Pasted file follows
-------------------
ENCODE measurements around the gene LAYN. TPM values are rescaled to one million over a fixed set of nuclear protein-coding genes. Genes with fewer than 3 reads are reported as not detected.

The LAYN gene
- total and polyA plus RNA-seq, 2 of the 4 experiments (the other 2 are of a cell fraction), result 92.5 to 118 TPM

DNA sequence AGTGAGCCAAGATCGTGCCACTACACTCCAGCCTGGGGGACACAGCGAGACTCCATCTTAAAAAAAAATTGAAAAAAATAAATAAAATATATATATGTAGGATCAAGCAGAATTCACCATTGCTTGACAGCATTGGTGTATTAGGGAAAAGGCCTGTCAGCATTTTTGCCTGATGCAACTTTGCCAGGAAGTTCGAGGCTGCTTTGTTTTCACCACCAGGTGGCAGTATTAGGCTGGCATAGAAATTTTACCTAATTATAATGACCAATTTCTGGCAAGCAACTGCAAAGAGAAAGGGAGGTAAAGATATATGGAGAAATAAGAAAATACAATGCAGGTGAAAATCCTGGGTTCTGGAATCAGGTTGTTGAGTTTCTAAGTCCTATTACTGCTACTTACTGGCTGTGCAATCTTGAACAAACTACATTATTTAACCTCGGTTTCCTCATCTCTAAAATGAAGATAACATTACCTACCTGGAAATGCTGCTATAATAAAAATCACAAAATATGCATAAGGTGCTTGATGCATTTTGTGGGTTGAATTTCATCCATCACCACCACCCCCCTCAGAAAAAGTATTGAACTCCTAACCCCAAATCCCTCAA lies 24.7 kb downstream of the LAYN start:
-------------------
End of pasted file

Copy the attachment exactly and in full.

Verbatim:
ENCODE measurements around the gene LAYN. TPM values are rescaled to one million over a fixed set of nuclear protein-coding genes. Genes with fewer than 3 reads are reported as not detected.

The LAYN gene
- total and polyA plus RNA-seq, 2 of the 4 experiments (the other 2 are of a cell fraction), result 92.5 to 118 TPM

DNA sequence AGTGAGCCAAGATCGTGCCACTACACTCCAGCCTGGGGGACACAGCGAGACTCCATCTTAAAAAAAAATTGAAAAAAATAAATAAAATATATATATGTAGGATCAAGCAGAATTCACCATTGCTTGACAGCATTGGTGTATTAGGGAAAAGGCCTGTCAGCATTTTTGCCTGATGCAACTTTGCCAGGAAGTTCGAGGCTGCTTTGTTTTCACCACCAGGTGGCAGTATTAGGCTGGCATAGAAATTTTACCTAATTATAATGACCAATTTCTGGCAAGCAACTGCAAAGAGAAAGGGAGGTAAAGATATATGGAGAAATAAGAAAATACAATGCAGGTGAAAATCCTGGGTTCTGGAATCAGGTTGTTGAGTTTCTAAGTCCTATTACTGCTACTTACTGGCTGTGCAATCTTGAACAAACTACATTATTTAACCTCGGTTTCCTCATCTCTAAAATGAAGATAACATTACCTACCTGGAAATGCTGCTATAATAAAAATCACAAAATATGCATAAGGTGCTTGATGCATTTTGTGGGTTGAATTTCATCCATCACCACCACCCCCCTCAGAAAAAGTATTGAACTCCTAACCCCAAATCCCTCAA lies 24.7 kb downstream of the LAYN start: